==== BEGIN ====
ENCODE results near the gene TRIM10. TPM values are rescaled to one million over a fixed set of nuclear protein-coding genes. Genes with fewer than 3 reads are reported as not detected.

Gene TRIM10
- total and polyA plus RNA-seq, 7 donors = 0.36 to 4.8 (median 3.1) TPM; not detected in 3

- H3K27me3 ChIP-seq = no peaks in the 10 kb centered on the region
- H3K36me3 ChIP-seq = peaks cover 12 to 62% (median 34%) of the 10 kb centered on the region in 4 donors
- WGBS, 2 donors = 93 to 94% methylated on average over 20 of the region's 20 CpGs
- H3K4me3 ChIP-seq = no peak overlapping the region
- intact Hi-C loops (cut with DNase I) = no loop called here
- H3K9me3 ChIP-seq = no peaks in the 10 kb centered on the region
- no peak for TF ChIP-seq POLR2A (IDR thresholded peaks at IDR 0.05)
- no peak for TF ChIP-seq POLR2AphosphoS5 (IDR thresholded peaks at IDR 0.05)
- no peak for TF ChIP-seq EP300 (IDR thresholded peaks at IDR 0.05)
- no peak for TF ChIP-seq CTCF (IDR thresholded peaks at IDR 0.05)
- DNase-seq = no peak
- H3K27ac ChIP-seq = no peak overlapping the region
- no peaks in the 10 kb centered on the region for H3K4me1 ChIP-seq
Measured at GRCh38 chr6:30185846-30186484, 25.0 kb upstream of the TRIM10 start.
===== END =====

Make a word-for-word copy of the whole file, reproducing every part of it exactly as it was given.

ENCODE results near the gene TRIM10. TPM values are rescaled to one million over a fixed set of nuclear protein-coding genes. Genes with fewer than 3 reads are reported as not detected.

Gene TRIM10
- total and polyA plus RNA-seq, 7 donors = 0.36 to 4.8 (median 3.1) TPM; not detected in 3

- H3K27me3 ChIP-seq = no peaks in the 10 kb centered on the region
- H3K36me3 ChIP-seq = peaks cover 12 to 62% (median 34%) of the 10 kb centered on the region in 4 donors
- WGBS, 2 donors = 93 to 94% methylated on average over 20 of the region's 20 CpGs
- H3K4me3 ChIP-seq = no peak overlapping the region
- intact Hi-C loops (cut with DNase I) = no loop called here
- H3K9me3 ChIP-seq = no peaks in the 10 kb centered on the region
- no peak for TF ChIP-seq POLR2A (IDR thresholded peaks at IDR 0.05)
- no peak for TF ChIP-seq POLR2AphosphoS5 (IDR thresholded peaks at IDR 0.05)
- no peak for TF ChIP-seq EP300 (IDR thresholded peaks at IDR 0.05)
- no peak for TF ChIP-seq CTCF (IDR thresholded peaks at IDR 0.05)
- DNase-seq = no peak
- H3K27ac ChIP-seq = no peak overlapping the region
- no peaks in the 10 kb centered on the region for H3K4me1 ChIP-seq
Measured at GRCh38 chr6:30185846-30186484, 25.0 kb upstream of the TRIM10 start.